Infants may not be able to talk but they have a surefire way of coping and getting their message across. Crying, wailing, whining, whimpering and screaming tactics are the name of the coping game in early infancy. An infant will cry until you figure out why. Fortunately you'll learn what different types of crying mean as you get to know your baby. As your baby gets older, she'll greatly expand her repertoire of coping mechanisms.
A newborn has a handful of coping skills that serve her well to ensure that her basic needs are met. Crying is a baby's first coping skill; it lets others know that she needs to be fed, changed and cuddled. Crying can also let a parent or caregiver know that a newborn doesn't feel well. Facial expressions can help others understand if a baby is content, out-of-sorts or uncomfortable.
After a few months, coping through communication expands to include sounds and gestures, explains ZerotoThree.com, a website published by the National Center for Infants, Toddlers and Families. A cooing sound may indicate contentment while a fussy, whiny noise may indicate she is unhappy about something and it's your job to figure out what. She may stretch her little arms toward you when she wants to be picked up; perhaps she needs a change of scenery or simply wants to be held.
Physical Coping Development
It doesn't take long for a physically helpless newborn to learn to maneuver her trunk and limbs. By 3 months old, a baby is typically able to lift her head and chest while on her stomach, kick and stretch while lying on her back, and open and close her hands, explains HealthyChildren.org, a website published by the American Academy of Pediatrics. During the middle of the first year, a baby can reach with one hand, roll back and forth, move an object from one hand to the other and uses a primitive "raking" grasp to take hold of a rattle or other item of interest.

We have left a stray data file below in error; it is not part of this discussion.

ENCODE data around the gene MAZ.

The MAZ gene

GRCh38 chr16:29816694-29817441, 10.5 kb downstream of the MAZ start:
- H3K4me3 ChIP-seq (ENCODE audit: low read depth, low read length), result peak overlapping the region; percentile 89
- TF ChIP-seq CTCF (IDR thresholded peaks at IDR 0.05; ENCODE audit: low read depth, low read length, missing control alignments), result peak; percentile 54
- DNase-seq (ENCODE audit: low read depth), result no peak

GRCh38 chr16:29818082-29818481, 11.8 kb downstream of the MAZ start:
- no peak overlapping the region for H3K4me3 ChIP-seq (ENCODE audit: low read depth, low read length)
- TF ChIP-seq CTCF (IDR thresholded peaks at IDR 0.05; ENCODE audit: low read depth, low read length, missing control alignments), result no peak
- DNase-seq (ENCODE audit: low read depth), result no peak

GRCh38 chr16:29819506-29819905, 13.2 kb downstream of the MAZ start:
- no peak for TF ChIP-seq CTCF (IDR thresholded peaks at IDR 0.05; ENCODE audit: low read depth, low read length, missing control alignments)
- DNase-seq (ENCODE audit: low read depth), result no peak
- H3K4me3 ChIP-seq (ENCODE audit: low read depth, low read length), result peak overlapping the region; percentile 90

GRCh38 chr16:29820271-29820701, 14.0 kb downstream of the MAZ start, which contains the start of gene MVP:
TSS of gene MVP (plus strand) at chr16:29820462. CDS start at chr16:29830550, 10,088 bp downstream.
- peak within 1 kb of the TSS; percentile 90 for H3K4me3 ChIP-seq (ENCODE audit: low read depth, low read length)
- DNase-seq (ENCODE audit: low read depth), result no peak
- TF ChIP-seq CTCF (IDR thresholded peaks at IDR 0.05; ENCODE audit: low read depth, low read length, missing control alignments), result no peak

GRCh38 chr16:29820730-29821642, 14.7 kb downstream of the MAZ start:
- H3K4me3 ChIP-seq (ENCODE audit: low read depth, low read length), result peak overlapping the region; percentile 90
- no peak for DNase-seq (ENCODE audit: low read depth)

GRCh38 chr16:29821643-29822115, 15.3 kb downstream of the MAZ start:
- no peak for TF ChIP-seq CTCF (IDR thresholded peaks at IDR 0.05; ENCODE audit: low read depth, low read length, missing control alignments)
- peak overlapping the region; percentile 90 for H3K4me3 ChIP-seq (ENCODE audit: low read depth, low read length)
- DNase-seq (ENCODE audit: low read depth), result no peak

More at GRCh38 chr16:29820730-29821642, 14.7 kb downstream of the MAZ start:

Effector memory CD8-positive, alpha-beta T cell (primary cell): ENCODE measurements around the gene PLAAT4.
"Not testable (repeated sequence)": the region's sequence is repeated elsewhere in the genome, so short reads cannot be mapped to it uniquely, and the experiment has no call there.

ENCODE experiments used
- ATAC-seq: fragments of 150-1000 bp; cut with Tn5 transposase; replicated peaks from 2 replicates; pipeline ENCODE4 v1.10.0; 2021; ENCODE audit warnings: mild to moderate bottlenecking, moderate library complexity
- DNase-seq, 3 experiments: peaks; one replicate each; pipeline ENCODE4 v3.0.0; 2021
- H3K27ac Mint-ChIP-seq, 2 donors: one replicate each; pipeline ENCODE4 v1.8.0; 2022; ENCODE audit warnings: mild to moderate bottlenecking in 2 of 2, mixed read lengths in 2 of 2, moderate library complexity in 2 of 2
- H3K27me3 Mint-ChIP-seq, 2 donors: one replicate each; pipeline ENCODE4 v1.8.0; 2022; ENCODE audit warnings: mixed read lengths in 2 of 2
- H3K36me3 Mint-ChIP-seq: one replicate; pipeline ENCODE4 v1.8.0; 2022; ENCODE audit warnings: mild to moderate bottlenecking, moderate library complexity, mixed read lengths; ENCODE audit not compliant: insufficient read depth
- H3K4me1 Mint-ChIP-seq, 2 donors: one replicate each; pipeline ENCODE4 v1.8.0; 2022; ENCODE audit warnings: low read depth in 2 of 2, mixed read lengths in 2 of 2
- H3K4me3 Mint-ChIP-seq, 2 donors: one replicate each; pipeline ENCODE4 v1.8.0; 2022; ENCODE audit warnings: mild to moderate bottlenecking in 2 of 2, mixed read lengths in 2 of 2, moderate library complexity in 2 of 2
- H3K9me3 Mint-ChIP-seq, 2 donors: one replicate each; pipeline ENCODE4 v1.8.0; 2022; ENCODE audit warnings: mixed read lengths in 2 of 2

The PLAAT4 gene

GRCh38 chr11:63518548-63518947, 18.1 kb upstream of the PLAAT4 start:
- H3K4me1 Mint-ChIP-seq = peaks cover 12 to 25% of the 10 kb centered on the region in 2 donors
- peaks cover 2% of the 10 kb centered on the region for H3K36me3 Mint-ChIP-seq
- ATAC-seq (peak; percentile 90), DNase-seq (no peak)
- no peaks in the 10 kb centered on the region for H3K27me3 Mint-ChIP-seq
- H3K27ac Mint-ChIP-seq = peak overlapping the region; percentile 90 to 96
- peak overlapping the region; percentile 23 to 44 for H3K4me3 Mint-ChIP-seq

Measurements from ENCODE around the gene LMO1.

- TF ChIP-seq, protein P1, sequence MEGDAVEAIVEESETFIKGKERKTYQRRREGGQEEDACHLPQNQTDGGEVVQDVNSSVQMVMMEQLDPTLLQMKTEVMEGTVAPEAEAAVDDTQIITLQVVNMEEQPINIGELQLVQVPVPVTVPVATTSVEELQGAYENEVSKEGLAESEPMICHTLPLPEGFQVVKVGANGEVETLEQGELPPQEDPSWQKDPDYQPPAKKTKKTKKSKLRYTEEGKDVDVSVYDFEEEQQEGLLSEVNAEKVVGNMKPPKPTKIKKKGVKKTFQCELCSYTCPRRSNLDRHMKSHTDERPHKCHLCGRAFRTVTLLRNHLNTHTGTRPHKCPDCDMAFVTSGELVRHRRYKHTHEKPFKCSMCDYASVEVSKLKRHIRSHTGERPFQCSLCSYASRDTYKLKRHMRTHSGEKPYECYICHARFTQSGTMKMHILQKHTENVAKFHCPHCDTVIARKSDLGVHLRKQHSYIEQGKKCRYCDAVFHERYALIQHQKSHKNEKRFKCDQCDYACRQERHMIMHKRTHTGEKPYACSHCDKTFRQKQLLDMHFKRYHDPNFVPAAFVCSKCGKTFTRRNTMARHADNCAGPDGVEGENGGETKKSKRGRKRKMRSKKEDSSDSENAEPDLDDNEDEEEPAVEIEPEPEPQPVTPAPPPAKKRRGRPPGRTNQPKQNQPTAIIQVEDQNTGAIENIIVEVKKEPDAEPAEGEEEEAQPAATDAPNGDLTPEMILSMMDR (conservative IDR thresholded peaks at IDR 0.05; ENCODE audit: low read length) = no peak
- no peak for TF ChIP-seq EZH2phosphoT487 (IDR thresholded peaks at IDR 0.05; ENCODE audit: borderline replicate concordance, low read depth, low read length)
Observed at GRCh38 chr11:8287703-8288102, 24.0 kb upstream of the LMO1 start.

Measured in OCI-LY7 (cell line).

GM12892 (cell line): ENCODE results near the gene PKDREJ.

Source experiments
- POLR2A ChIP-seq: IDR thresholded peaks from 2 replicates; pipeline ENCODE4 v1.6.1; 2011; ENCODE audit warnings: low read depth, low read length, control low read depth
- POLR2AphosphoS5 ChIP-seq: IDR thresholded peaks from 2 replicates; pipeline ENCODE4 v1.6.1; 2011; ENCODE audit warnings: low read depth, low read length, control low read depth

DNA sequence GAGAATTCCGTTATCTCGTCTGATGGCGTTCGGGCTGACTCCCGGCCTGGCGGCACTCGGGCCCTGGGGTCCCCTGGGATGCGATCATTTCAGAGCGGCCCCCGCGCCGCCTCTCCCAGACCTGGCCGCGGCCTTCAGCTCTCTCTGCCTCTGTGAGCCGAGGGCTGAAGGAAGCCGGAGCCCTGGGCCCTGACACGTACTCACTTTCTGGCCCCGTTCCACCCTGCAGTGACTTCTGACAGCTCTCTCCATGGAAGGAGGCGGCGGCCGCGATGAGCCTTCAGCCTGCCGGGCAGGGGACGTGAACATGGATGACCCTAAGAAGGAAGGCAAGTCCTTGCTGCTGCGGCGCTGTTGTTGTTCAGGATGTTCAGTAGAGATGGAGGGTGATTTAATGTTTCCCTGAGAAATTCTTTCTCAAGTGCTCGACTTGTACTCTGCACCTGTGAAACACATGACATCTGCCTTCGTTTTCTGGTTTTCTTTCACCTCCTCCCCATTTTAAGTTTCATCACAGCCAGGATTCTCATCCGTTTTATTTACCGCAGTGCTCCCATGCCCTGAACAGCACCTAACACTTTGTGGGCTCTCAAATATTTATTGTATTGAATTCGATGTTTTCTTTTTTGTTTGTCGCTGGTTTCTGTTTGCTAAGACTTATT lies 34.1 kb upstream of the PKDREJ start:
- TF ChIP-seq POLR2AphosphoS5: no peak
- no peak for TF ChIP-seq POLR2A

Most babies over age 6 months are proficient crawlers; by 12 months, they can walk with the help of a coffee table or your hand. Early motor skills pave the way for greater physical advances that lead to self-reliance and more coping options. For example, a baby won't have to cry for a toy when he's physically able to retrieve it himself.
Babies -- like anyone else -- become stressed out when a need goes unfulfilled. Infants do their best to cope with stress by crying, spitting up food or simply falling asleep. A baby doesn't come into the world with an innate ability to cope with stress, points out PBS.org. She needs your guidance to learn how to relax. Soothing your baby by holding and offering reassurance in a soft tone of voice will eventually teach her to soothe herself. A warm bath can also work wonders to help a worked-up baby unwind.
Adjusting to regular sleep and wake patterns is a major part of a self-regulation or self-management in infants, explains Education.com. Parents play a central role in assisting with the development of self regulation. A baby offers many clues that she needs some down time. Yawning, fussing, eye rubbing, pulling his ears or a tailored "I'm tired" cry are obvious clues that your infant needs to go to sleep.